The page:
Originally published on Global Services
In most cases, leveraging cloud delivery models, be it in application, infrastructure, or platforms, implies being served end-to-end by an external vendor unlike the typical “do-it-yourself” products. Therefore, in a way, the cloud is driving the IT consumption towards an “external vendor” model, which is also a type of outsourcing.
Most of the discussions around cloud’s impact on outsourcing services take a monolithic view of the industry. The focus is to take an extreme position, such as “outsourcing is dead”, or perform a very broad analysis based on the evolving role of CIOs, changing demand in enterprise IT, cloud eating into traditional sourcing, etc. This makes for good reading but is not necessarily a thoughtful analysis of the real impact. The need of the hour is to drill down into each type of global sourcing service and analyze the impact of cloud delivery models.
To analyze the impact of cloud delivery models on globally-sourced services, one needs to understand both of these in the right context. For IT outsourcing and the impact of cloud, there is a need to differentiate between the type of services delivered such as application development, application implementation, application maintenance, “keep the lights on” infrastructure services, service-level driven managed services, and transformational services. Cloud delivery models will have a spectrum and not a binary impact on this market. Different services, providers, business models, and investments will see different opportunities and challenges.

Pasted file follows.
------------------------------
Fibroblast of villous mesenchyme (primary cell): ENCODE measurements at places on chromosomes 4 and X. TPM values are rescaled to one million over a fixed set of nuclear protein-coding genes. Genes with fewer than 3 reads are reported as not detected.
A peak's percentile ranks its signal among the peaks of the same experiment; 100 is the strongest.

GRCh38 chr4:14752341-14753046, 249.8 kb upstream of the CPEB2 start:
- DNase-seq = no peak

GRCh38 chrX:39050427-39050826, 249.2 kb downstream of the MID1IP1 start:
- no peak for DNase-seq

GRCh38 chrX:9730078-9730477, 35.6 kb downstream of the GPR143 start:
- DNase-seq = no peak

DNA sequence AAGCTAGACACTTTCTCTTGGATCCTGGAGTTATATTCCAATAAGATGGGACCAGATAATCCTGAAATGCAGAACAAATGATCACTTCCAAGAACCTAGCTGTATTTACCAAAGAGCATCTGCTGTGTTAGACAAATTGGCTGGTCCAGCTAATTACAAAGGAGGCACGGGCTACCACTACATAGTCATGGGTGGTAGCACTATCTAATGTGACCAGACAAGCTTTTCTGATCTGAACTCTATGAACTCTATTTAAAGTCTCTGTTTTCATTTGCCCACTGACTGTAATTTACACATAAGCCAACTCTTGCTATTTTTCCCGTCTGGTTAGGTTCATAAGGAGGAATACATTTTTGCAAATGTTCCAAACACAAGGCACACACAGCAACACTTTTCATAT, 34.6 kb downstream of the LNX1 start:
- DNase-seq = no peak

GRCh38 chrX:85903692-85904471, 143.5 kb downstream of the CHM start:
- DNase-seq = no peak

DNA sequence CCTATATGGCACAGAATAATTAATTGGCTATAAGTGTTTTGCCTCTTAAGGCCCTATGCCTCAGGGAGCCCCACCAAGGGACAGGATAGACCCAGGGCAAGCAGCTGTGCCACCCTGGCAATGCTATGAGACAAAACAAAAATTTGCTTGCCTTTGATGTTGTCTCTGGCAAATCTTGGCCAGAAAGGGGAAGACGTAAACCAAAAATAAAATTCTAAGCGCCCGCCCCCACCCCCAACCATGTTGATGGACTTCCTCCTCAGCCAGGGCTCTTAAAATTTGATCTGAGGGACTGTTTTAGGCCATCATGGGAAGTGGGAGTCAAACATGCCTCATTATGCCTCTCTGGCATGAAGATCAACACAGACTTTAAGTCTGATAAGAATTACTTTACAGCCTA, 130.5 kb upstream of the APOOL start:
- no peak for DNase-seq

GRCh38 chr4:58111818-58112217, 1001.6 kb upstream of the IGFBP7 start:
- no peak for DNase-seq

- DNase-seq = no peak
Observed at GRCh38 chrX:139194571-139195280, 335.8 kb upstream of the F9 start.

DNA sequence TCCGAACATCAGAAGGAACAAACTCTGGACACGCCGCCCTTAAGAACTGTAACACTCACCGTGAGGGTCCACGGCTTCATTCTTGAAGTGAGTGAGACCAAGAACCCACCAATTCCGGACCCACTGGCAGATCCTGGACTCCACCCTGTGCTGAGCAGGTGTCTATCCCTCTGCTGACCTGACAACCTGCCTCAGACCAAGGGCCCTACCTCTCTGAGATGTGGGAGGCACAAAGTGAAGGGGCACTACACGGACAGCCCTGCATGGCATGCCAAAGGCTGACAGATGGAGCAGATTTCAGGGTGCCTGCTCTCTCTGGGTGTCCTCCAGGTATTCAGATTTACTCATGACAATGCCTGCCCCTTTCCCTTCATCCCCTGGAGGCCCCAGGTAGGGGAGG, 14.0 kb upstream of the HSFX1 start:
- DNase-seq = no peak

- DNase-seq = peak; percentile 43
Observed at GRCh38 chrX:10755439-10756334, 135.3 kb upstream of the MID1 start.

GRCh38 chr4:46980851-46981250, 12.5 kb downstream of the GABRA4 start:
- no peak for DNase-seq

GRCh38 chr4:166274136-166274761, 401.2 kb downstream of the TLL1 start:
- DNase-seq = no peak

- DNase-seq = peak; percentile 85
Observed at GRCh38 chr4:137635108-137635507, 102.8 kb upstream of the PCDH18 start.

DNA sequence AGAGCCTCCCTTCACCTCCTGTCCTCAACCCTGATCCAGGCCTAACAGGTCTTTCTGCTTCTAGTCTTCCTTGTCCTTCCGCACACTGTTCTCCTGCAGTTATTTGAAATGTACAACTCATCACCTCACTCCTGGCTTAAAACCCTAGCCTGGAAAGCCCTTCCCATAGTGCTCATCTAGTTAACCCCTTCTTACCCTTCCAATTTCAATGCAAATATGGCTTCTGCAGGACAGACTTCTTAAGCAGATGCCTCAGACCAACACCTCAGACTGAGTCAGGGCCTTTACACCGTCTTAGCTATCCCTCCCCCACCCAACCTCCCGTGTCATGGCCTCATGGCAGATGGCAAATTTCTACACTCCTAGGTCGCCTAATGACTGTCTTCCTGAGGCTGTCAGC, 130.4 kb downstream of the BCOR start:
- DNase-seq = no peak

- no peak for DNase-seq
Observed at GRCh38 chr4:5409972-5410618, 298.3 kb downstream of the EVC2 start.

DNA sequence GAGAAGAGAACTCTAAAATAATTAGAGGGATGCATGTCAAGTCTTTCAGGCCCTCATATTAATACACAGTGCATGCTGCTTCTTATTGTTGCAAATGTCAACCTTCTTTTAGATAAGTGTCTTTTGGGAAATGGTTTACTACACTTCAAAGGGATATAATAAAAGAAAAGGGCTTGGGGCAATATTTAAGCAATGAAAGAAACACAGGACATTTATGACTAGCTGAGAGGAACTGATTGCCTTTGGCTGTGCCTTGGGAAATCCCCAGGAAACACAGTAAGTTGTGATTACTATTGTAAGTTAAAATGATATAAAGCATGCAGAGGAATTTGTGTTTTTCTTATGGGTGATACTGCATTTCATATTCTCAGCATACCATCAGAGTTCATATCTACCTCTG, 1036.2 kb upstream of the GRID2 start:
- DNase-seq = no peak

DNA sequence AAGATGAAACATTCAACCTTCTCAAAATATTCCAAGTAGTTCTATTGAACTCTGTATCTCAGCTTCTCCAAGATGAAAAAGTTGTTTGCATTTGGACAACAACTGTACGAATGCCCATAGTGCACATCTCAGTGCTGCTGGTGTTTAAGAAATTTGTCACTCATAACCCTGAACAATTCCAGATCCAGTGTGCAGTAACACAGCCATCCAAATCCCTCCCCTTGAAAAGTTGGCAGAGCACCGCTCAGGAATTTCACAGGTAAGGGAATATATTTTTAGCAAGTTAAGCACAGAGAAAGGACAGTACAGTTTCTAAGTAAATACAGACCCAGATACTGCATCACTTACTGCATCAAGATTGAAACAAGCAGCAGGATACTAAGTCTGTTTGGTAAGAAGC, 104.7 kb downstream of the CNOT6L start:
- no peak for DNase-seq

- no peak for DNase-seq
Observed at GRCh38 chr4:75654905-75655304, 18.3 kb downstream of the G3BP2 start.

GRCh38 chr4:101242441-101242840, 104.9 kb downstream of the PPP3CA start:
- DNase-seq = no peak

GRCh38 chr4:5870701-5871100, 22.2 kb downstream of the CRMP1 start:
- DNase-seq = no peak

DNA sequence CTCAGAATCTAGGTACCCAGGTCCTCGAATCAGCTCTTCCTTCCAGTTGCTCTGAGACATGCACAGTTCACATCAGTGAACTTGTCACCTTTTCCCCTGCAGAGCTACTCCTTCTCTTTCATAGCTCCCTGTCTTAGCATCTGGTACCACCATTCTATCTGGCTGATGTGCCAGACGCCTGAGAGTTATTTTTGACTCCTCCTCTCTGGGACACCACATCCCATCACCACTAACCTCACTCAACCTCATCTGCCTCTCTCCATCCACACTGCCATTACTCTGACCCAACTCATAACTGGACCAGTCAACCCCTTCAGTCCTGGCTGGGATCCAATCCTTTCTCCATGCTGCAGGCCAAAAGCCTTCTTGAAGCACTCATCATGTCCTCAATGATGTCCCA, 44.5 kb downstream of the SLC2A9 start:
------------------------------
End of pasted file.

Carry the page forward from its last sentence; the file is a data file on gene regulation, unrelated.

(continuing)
One major “non-technology” challenge from cloud models is the shifting of budgets from a typical IT department to businesses. Everest Group and Cloud Connect Enterprise Cloud Adoption Survey indicate an increasing role for business users in deciding IT spending. As outsourcing providers have access generally to IT and procurement departments, they will witness significant challenges to penetrate the business side of a buyer in accessing “business IT” budget. Moreover, enterprise IT shops that have so far not outsourced, may directly leverage a cloud service, reducing the potential role of an outsourcing provider. To pre-empt this, the provider may need to offer integrated cloud and outsourcing services.
The relevance of cloud models should also be seen from newer or existing investments the buyers make in enterprise IT. For transforming the existing investments (e.g., ERP, CRM, other business applications, and infrastructure) to the cloud, it is difficult to believe that typical global sourcing buyers will prefer any other vendor over the enterprise-class providers. For example, if they have to transform ERP platforms to a cloud infrastructure, they would generally prefer a renowned enterprise class ERP and cloud service provider over a pure-play cloud hosting provider.